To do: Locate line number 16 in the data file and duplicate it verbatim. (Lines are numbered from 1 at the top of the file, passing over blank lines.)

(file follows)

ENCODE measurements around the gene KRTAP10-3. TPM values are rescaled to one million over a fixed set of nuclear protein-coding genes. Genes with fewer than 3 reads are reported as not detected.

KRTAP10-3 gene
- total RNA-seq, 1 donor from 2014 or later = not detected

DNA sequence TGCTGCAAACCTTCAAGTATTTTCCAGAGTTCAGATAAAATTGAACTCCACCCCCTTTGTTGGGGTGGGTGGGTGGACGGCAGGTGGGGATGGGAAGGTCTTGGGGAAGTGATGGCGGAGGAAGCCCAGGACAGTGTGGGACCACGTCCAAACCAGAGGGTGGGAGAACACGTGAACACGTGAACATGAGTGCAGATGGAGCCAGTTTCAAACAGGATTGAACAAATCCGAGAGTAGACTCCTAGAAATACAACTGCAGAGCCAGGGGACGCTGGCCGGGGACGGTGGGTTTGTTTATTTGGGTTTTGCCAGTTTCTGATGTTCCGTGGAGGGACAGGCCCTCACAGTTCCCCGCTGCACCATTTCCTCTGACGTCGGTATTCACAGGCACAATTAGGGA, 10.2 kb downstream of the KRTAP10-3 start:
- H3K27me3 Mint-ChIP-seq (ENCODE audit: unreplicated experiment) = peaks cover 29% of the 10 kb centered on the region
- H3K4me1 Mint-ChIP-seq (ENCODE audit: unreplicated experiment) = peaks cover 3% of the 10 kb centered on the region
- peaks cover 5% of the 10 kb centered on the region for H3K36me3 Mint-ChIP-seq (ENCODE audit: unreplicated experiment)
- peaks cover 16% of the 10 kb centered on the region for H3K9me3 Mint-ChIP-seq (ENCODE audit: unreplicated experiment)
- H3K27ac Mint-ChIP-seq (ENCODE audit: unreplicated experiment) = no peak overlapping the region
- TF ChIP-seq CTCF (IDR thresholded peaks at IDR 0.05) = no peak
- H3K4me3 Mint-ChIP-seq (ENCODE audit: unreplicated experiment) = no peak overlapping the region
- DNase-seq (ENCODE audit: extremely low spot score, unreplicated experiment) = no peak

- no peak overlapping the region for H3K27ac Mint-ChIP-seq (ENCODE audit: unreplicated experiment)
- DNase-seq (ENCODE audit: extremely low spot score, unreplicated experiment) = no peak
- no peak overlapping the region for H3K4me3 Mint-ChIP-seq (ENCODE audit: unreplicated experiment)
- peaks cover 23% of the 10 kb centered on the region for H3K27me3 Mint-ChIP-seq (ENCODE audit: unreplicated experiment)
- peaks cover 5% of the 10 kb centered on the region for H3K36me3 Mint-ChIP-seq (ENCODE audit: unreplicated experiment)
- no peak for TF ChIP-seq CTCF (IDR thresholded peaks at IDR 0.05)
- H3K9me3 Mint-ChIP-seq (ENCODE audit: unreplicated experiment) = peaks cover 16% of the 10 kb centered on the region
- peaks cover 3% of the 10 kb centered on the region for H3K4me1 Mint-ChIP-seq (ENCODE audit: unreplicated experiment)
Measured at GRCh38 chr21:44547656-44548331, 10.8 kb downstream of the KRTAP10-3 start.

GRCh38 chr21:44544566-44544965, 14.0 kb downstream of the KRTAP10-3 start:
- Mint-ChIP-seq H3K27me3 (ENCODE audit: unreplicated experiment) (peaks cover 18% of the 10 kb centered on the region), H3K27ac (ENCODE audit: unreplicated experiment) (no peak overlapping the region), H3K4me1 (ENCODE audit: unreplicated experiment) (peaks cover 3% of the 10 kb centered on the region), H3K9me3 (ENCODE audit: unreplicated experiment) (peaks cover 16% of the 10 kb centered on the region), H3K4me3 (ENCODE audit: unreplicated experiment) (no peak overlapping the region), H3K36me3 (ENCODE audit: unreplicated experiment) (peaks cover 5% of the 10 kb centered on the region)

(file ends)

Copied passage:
- peaks cover 23% of the 10 kb centered on the region for H3K27me3 Mint-ChIP-seq (ENCODE audit: unreplicated experiment)